I have just returned from a too-short visit to Israel, where I lived for nearly 15 years and where Jana, my golden retriever, was born. An exciting discovery was a new dog park just a few blocks from my mom’s apartment. Even nicer was a long article in the HaAretz newspaper’s weekend magazine about the social networks that are springing up at dog parks around the country. I also noticed a lot more people out walking dogs, water bowls outside shops, and people dining with their dogs at outdoor tables at restaurants in Tel Aviv and Jerusalem.
All of this, I believe, signifies wonderful changes in the status of dogs and dog-loving humans in Israel. When I moved there (in 1990), it was a challenge to find dog food. By the time I left, a few premium brands were being imported. Now, boutique pet stores are common, and they feature a full range of high quality foods, toys, and accessories. According to the HaAretz article, Israel now has more than 60 dog parks, most of them in Tel Aviv. I remember when Jerusalem’s first dog park opened in a park near Israel’s parliament building, the Knesset. When Jana was a puppy, we occasionally went there to play — and usually had the place to ourselves. Since Jana is only 9, it seems that the growth in dog park numbers and use has happened fairly quickly!
The HaAretz article describes groups of dog-park regulars who coordinate their visits to the park; many have formed friendships that extend beyond the dog park gate. The friends have helped each other out in times of economic stress, attended each other’s weddings, and formed open, honest relationships with a broader range of individuals than they otherwise would have been likely to befriend. The descriptions of these dog-centric social circles underscore the growing role that dogs are playing in people’s lives in Israel — a role that American dogs also fill — as friends and social icebreakers. “The dog makes it more likely that strangers will start talking to each other,” one interviewee says.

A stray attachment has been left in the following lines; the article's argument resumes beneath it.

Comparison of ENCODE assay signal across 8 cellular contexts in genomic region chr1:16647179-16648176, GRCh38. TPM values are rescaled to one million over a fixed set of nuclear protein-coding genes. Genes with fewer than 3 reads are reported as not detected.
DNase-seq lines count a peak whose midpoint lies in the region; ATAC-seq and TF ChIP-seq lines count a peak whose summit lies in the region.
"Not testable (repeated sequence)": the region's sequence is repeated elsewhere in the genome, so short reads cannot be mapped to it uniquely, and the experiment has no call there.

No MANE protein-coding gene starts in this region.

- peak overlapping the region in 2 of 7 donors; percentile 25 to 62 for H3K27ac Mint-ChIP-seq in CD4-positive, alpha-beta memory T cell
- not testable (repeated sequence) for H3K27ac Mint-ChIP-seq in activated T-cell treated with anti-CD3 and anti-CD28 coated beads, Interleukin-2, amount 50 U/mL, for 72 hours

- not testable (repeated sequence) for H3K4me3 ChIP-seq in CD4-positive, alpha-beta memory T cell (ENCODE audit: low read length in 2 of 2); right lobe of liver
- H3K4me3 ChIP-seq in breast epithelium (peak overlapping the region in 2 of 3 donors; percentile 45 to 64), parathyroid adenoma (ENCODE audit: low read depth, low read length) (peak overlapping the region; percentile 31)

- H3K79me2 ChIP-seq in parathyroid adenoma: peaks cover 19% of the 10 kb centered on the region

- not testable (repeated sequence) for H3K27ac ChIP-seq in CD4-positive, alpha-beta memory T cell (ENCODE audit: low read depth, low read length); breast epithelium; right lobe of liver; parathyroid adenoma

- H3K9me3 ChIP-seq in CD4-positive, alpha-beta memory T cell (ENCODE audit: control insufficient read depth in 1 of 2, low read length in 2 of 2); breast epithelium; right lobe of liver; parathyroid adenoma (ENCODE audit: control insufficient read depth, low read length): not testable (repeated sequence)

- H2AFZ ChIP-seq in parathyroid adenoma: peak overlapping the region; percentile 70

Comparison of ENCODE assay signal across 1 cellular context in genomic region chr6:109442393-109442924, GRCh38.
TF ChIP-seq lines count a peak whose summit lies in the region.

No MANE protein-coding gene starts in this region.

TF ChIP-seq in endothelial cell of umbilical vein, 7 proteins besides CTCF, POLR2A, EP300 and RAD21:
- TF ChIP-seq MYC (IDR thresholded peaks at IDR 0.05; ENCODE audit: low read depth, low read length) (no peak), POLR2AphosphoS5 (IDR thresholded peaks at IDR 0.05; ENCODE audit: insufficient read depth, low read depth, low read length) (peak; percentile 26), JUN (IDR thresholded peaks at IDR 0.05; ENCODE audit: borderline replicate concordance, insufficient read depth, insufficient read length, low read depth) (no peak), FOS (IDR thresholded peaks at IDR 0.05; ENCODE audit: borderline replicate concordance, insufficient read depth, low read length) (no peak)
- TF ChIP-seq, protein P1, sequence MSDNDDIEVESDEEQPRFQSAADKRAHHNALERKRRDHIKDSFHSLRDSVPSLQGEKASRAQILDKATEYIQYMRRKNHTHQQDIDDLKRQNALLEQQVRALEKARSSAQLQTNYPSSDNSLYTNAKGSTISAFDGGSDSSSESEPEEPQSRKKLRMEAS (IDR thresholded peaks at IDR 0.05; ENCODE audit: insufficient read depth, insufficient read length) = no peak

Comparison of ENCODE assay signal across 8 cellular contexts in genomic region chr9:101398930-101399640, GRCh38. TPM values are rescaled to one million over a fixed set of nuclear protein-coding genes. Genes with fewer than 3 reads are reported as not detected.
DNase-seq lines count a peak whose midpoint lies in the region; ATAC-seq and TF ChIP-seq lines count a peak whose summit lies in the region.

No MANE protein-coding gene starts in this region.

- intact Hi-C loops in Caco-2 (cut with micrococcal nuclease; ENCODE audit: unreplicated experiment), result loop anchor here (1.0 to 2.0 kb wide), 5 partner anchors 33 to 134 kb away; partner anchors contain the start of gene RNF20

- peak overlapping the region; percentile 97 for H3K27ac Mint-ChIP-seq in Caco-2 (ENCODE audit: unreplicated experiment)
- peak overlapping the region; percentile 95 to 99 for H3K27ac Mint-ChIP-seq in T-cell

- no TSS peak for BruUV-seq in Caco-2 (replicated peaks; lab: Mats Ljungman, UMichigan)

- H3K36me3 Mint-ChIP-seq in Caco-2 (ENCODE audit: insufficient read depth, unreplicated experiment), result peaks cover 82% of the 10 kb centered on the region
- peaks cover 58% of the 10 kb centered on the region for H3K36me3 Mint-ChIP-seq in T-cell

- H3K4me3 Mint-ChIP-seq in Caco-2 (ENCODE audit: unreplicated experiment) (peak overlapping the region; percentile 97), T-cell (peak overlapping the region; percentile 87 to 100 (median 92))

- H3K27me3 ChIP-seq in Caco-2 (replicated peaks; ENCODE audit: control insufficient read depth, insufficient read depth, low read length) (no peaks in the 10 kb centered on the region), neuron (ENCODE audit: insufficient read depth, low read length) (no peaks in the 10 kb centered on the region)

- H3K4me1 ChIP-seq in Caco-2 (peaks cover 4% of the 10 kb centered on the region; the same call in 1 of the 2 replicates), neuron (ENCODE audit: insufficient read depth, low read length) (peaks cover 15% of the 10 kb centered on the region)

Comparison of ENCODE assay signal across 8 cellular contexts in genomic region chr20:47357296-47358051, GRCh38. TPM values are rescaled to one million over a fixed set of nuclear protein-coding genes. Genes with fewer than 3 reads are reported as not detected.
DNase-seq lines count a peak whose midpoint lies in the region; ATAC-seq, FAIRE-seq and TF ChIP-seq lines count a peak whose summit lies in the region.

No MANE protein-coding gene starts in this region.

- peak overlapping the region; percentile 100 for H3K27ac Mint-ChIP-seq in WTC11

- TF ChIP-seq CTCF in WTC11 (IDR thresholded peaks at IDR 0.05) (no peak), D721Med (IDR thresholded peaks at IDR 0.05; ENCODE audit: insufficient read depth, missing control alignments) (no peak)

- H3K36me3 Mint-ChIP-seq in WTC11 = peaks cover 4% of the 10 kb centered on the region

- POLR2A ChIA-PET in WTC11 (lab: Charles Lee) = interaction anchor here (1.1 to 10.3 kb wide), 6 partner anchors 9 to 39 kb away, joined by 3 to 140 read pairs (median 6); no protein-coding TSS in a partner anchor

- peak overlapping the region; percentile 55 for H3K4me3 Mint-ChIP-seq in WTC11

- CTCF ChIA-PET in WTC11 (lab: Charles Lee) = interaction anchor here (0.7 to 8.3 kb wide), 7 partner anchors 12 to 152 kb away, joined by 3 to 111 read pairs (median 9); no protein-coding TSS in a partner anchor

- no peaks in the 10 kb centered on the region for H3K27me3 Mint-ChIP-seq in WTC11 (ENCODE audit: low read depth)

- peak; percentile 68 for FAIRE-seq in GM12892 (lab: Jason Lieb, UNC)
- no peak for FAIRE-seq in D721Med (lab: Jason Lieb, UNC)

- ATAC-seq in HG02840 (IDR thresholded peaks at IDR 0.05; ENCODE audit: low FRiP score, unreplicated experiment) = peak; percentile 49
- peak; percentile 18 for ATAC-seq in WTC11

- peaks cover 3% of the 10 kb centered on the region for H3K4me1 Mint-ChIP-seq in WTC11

It also indicates, I believe, that dog owners are taking better care of their dogs and attending to the dogs’ needs for exercise and social interaction with their own doggy peers. When I worked as a dog trainer in Israel, I was often called to work with dogs who had “behavior problems” — problems that stemmed from lack of any attention at all. Not too many years ago, a lot of Israeli dogs spent their lives alone in a yard, often tied up. That still may be far too common, but this visit gives me hope that, for many Israeli dogs, things are looking up.